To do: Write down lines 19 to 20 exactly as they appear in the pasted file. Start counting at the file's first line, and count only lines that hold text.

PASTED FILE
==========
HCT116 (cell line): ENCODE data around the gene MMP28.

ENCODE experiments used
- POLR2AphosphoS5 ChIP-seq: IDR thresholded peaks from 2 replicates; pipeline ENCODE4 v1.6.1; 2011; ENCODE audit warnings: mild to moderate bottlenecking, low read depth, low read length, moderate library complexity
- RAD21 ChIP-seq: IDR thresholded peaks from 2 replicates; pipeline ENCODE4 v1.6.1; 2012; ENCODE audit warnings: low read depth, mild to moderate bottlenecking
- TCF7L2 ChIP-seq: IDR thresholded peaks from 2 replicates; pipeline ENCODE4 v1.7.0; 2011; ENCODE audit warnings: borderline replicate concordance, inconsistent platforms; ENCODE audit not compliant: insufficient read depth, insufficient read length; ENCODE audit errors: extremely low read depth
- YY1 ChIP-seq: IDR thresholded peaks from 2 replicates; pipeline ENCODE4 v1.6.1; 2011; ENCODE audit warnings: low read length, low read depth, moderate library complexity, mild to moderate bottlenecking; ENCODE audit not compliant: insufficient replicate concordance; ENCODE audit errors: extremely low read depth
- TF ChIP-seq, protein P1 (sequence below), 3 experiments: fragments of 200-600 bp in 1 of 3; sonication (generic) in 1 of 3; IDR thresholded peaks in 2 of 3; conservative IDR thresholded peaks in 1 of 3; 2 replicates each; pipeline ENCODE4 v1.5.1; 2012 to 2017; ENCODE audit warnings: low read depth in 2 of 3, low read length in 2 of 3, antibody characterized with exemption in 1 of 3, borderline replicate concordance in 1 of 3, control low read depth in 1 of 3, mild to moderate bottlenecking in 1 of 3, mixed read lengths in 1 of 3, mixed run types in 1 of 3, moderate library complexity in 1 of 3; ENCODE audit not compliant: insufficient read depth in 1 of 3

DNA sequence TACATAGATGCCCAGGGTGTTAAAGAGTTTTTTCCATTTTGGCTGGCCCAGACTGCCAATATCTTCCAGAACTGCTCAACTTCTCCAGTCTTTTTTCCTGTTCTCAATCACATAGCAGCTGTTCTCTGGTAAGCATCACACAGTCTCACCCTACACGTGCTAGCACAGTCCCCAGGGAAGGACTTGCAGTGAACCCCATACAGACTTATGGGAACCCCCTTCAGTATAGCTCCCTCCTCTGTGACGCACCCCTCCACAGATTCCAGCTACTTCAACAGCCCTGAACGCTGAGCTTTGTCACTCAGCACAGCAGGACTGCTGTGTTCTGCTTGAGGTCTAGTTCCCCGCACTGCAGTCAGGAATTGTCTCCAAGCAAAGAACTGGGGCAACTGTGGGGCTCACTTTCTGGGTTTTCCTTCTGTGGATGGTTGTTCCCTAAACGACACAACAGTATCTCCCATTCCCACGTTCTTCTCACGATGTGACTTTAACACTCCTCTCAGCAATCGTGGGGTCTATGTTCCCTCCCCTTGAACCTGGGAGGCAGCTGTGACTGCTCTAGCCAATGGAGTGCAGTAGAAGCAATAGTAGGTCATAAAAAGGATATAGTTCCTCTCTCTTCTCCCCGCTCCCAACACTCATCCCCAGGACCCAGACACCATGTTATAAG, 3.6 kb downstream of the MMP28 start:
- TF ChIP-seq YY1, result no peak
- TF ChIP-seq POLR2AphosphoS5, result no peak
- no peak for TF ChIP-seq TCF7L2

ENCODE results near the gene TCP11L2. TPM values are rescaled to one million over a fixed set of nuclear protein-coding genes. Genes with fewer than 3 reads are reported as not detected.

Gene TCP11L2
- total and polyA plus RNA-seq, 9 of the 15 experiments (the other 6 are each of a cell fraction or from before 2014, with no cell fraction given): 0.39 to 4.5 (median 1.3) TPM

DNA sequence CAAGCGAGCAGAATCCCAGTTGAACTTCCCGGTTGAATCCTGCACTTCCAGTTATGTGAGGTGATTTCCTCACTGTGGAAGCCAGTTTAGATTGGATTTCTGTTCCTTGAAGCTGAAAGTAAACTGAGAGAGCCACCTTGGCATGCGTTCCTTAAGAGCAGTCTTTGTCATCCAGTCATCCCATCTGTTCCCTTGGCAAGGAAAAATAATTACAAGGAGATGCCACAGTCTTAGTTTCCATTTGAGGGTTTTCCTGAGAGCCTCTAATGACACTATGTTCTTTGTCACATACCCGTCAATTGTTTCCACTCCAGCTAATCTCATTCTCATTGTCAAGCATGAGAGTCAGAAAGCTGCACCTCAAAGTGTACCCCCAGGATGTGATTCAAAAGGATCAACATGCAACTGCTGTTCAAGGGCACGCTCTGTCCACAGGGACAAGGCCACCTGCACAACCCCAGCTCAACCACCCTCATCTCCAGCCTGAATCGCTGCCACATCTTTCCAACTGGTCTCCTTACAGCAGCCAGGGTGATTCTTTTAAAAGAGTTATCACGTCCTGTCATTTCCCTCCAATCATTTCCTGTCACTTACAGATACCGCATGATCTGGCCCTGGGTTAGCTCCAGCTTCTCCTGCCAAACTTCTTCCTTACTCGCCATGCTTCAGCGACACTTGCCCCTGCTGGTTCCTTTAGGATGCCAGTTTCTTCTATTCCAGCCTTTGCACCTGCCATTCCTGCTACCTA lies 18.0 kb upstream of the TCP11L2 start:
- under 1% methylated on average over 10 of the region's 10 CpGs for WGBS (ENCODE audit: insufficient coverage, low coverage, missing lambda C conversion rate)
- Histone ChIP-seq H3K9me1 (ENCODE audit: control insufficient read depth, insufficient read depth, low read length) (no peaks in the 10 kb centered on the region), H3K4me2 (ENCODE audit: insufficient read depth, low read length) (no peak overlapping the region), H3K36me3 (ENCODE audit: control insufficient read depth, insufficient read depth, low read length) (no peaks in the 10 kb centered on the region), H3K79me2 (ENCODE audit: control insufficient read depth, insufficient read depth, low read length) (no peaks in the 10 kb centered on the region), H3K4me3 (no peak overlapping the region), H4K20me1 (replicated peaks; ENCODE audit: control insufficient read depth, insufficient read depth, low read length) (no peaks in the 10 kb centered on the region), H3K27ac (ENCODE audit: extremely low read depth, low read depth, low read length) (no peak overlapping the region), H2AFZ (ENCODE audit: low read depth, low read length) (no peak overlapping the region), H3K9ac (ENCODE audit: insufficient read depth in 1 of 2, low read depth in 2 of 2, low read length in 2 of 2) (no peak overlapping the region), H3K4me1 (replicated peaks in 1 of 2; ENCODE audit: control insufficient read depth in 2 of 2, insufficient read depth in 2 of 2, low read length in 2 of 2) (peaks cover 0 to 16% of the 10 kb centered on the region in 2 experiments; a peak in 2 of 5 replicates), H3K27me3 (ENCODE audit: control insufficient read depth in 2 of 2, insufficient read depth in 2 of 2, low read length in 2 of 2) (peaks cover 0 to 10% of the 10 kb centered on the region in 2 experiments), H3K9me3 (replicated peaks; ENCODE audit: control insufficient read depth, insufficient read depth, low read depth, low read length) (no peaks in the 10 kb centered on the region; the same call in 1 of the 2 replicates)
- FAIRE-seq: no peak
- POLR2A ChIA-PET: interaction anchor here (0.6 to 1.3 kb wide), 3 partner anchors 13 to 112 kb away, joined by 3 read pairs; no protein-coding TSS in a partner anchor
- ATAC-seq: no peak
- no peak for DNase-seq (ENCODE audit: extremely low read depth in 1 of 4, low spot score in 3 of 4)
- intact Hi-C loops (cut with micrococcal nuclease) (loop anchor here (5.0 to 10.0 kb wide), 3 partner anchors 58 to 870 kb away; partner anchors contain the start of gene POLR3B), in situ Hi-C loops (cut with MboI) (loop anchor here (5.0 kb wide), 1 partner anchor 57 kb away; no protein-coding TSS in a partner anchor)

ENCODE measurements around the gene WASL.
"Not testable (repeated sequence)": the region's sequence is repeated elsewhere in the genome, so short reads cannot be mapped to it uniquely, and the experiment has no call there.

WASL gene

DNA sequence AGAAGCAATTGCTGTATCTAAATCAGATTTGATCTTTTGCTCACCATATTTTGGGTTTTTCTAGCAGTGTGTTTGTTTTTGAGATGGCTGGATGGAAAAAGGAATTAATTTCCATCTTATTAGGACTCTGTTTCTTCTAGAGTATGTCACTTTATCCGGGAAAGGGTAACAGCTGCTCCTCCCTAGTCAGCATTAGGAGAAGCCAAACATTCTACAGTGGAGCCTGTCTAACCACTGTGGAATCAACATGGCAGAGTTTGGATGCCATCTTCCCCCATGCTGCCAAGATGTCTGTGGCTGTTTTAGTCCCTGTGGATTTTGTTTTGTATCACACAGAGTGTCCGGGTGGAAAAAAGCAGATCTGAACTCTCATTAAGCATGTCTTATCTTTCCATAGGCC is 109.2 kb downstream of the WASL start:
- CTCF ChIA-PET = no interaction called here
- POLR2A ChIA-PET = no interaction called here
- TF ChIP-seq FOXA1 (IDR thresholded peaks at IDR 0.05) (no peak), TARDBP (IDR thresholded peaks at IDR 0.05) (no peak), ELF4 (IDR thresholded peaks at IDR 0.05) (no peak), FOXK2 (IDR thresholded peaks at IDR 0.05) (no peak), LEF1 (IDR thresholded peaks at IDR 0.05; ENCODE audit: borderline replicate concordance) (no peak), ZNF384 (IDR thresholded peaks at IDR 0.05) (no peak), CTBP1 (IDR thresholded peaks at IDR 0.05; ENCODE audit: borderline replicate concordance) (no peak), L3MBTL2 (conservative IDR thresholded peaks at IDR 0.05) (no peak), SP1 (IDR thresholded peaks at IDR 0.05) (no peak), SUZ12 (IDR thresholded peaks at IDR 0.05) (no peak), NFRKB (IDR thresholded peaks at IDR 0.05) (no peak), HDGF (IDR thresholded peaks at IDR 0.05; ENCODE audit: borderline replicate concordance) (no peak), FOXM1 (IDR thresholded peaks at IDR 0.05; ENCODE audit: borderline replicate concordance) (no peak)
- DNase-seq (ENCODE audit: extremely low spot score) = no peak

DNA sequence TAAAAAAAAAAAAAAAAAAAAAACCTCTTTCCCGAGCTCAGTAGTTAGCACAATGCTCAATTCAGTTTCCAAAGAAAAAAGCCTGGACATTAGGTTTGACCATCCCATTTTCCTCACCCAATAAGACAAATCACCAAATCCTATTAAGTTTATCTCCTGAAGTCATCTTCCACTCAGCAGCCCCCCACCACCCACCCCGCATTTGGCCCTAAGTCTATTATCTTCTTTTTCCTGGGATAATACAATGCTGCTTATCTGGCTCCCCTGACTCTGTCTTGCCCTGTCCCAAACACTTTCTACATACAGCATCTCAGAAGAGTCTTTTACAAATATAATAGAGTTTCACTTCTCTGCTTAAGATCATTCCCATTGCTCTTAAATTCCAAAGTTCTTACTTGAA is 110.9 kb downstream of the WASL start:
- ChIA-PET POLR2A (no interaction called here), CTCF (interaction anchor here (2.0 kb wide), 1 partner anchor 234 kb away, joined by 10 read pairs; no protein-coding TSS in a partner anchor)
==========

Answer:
- POLR2A ChIA-PET: interaction anchor here (0.6 to 1.3 kb wide), 3 partner anchors 13 to 112 kb away, joined by 3 read pairs; no protein-coding TSS in a partner anchor
- ATAC-seq: no peak